Inside the Market’s roundup of some of today’s key analyst actions
Desjardins Securities downgraded Plaza Retail Real Estate Investment Trust (PLZ-N-T) to “hold” from “buy” due to the stock’s recent climb on the back of better-than-expected third-quarter results.
Analyst Michael Markidis, however, bumped up his price target to $4.75 from $4.50, and stressed his lower rating reflected a more modest potential total return going forward.
“PLZ’s third-quarter results were ahead of expectations. The 3Q19 beat and the announcement that Morguard Corp. and Paros Enterprises Ltd. had acquired a 15% equity stake have both served as catalysts to PLZ’s unit price, which is up by 10% since the latter was announced on September 26 (vs -0.8% for the TSX Capped REIT Index),” he said in a note.
BMO Nesbit Burns analyst Thanos Moschopoulos raised his target price on Real Matters Inc. (REAL-T) to $13, citing the company’s good execution of its business in recent quarters.
“While its recent performance has been helped by a stronger industry backdrop, REAL has also achieved ongoing market share gains and impressive operating leverage,” the analyst commented.
BMO said it is becoming “more constructive on the story, but struggles with the volatility/unpredictability of REAL’s end markets, and believe the stock is valued appropriately in that context.”
As such, it stuck with a “market perform” rating on the stock
Desjardins Securities analyst Doug Young says he’s sticking with his “buy” rating and $81 price target on Toronto-Dominion Bank (TD-T) in the wake of news reports that Charles Schwab is in talks to acquire TD Ameritrade for US$26-billion. TD owns a 42 per cent stake in Ameritrade and, according to Mr. Young’s estimates, would account for about 7 per cent of his fiscal year 2020 earnings per share estimate for the Canadian bank.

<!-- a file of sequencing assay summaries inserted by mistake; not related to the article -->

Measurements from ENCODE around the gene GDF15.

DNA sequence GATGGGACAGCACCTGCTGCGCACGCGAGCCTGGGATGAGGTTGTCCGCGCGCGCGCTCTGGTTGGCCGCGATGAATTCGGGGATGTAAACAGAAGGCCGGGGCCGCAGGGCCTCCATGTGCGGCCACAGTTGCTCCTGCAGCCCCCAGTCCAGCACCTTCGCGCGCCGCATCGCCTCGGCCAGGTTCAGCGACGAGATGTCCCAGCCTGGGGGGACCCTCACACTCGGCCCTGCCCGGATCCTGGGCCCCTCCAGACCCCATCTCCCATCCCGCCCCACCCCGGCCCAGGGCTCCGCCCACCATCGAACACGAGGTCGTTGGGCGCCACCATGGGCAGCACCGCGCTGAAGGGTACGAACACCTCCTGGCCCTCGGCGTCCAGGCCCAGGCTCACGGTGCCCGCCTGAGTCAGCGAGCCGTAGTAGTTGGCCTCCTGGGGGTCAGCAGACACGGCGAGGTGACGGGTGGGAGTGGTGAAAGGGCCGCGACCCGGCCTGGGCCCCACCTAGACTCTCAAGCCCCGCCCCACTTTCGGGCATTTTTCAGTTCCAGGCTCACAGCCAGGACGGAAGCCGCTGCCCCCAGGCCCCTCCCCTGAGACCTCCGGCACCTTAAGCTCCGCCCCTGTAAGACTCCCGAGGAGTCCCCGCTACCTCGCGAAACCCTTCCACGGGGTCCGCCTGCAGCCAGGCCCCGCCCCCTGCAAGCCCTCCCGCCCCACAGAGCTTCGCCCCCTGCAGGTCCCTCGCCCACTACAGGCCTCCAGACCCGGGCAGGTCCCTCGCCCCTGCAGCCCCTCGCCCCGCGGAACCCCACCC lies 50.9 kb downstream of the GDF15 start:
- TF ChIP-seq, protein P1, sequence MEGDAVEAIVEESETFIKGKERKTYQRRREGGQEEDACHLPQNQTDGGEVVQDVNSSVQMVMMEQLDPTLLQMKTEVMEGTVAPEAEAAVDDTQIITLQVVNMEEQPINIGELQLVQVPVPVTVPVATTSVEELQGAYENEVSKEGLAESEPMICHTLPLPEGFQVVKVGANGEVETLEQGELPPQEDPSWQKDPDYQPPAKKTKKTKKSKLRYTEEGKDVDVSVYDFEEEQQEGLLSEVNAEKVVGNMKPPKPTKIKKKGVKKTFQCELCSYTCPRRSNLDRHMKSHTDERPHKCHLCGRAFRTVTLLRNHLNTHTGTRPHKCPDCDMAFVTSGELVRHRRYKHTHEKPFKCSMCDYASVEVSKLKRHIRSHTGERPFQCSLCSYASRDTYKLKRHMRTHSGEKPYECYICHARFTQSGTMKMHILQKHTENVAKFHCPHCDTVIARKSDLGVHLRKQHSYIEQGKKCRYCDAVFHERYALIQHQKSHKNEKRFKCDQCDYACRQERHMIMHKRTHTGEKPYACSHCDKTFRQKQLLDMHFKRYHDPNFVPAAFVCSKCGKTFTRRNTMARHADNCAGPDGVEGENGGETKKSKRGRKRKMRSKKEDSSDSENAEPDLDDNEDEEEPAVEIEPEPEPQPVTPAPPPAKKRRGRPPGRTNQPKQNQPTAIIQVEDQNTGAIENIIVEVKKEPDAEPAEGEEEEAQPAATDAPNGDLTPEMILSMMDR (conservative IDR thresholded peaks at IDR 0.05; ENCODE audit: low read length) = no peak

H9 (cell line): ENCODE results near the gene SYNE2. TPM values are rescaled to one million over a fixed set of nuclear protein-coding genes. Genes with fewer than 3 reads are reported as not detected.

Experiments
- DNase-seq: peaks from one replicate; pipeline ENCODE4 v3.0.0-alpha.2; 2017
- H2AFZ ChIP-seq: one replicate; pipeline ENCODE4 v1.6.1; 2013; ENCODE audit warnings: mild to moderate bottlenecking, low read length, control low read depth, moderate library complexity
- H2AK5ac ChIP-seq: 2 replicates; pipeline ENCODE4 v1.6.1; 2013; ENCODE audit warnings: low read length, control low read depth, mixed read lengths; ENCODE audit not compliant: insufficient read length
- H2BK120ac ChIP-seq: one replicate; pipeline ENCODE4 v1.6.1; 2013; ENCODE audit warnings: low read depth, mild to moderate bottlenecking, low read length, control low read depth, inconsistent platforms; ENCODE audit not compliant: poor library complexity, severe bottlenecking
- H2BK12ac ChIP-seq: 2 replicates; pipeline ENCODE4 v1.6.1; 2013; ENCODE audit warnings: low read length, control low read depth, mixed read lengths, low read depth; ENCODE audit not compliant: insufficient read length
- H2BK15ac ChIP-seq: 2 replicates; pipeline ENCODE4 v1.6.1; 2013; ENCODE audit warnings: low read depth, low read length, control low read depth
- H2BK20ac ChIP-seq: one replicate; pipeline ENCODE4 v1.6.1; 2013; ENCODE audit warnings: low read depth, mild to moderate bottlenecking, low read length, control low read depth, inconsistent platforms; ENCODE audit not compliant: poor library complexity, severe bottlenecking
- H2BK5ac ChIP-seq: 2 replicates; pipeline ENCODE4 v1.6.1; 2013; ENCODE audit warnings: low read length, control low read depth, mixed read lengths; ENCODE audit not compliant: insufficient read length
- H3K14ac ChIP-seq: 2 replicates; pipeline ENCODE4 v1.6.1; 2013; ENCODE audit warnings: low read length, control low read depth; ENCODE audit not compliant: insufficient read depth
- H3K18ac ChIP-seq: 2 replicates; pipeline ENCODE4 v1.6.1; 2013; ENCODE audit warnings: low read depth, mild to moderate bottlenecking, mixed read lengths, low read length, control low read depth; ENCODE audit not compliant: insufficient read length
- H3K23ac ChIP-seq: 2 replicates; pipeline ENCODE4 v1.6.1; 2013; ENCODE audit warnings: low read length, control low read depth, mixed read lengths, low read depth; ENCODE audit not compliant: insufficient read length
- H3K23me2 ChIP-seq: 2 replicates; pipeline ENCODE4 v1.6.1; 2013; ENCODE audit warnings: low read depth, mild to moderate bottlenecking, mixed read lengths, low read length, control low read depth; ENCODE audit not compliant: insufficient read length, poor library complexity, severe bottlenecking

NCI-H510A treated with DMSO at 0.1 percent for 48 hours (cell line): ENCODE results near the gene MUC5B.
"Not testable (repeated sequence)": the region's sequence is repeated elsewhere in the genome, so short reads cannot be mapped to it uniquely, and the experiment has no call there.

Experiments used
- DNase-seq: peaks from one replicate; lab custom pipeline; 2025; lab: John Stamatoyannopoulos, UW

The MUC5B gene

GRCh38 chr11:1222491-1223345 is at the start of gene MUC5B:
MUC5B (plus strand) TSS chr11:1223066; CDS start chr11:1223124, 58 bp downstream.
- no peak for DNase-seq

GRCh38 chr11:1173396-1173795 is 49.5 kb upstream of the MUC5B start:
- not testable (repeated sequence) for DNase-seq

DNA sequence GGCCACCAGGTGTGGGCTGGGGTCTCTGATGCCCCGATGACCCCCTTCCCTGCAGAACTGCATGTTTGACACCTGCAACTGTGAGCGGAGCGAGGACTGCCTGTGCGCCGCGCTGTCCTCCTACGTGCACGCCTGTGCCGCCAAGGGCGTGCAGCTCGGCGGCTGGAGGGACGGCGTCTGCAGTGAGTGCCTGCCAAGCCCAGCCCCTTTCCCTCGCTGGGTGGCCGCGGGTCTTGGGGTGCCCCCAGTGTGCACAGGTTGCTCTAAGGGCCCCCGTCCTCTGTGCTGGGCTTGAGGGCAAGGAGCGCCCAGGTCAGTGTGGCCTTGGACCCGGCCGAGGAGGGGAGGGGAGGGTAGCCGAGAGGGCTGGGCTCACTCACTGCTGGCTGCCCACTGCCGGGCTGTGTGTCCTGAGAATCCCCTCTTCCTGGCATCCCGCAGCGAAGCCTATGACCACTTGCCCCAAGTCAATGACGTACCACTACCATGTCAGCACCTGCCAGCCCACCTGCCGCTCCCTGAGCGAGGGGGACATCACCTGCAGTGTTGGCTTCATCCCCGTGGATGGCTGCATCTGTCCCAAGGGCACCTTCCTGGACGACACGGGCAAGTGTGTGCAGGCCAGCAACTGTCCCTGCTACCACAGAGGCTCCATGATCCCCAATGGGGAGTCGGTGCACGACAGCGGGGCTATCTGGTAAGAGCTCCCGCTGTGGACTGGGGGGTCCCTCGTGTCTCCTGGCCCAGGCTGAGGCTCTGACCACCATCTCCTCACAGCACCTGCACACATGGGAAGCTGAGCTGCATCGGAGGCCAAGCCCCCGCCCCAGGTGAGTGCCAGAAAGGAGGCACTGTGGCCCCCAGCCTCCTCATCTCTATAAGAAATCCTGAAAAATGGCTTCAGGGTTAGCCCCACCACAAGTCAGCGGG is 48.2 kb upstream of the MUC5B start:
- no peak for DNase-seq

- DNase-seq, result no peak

“It has been our view that TD would eventually either step up and assist AMTD in pursuing acquisitions (to consolidate the market) or sell its stake; to be clear, we believed the former was more likely. We see no reason to change our views at this time,” Mr. Young said in a note.
“Nothing is certain, but there are positives to consider: (1) A deal with SCHW would hitch TD’s horse to a bigger player which is strategically well-positioned with arguably better growth prospects. This also helps alleviate concerns following last month’s trading commission cuts by US discount brokers. We believe there would be material cost synergies for SCHW, with a portion trickling down to TD. (2) It would be much easier for TD to get off this stake, if it chose to, down the road. (3) Clearly, the market likes the deal,” according to the TD note.
Finally, “(4) Logic would tell us that with a ~42.7% stake in AMTD, TD has a say in what happens and in our view, it would only support a transaction that is good for TD longer-term," he said.
Rumours of a deal sent Schwab shares up 7.3 per cent on Thursday while Ameritrade shares surged 16.8 per cent, reflecting optimism that the merger will generate substantial cost savings from consolidated branches and marketing expenses.
The news had little impact on TD’s shares, though. The shares rose just 0.9 per cent, even though its stake in Ameritrade increased to US$11.3-billion, up US$1.6-billion. Ameritrade is now valued at more than US$26-billion, based on its outstanding shares.
Stifel Nicolaus analyst Scott Devitt upgraded Uber to ‘buy’ from ‘hold’, commenting that the stock’s valuation is now “more reasonable.” He maintained a price target of US$34, which is still well below the $45 initial public offering price on May 10.
“We like Uber’s growth opportunity, scale, and market leadership in most regions, with an opportunity to consolidate some international markets,” Devitt wrote in a note, according to MarketWatch. “Some competitive rationalization in ridesharing and related progress in reining in costs has pulled forward breakeven expectations meaningfully versus six months ago.”
With a file from David Berman and Clare O’Hara